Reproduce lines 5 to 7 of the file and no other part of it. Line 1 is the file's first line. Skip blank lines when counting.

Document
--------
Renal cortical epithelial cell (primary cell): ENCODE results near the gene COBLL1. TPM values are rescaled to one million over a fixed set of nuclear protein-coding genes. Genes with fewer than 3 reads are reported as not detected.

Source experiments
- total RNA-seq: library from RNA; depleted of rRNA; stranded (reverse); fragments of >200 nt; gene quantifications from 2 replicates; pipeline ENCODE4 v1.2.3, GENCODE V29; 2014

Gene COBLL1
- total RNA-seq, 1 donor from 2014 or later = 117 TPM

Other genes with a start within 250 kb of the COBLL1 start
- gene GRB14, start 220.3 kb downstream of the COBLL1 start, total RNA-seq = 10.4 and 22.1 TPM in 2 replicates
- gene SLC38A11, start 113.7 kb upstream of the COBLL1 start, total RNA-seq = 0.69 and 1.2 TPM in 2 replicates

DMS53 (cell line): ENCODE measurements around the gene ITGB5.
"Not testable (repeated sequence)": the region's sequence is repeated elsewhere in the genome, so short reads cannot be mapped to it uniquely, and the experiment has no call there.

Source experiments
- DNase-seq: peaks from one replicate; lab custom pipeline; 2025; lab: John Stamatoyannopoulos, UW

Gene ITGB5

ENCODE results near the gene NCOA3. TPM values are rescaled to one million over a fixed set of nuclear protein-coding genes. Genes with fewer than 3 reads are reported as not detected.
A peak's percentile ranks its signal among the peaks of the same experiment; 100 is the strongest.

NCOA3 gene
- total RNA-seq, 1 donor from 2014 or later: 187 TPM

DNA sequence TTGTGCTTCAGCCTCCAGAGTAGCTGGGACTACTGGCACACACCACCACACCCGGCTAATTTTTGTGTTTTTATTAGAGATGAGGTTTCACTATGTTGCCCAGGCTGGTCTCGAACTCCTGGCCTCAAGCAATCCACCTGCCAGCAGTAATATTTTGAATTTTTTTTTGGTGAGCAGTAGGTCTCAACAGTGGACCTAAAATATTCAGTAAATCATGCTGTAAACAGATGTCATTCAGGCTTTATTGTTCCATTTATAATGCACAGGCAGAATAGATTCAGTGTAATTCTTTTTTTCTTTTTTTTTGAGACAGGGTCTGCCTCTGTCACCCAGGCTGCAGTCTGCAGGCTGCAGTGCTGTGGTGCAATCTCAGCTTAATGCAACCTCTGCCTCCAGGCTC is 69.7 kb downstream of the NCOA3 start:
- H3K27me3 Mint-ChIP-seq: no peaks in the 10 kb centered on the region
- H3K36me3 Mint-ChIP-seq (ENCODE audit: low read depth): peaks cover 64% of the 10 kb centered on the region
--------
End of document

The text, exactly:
- total RNA-seq, 1 donor from 2014 or later = 117 TPM

Other genes with a start within 250 kb of the COBLL1 start
- gene GRB14, start 220.3 kb downstream of the COBLL1 start, total RNA-seq = 10.4 and 22.1 TPM in 2 replicates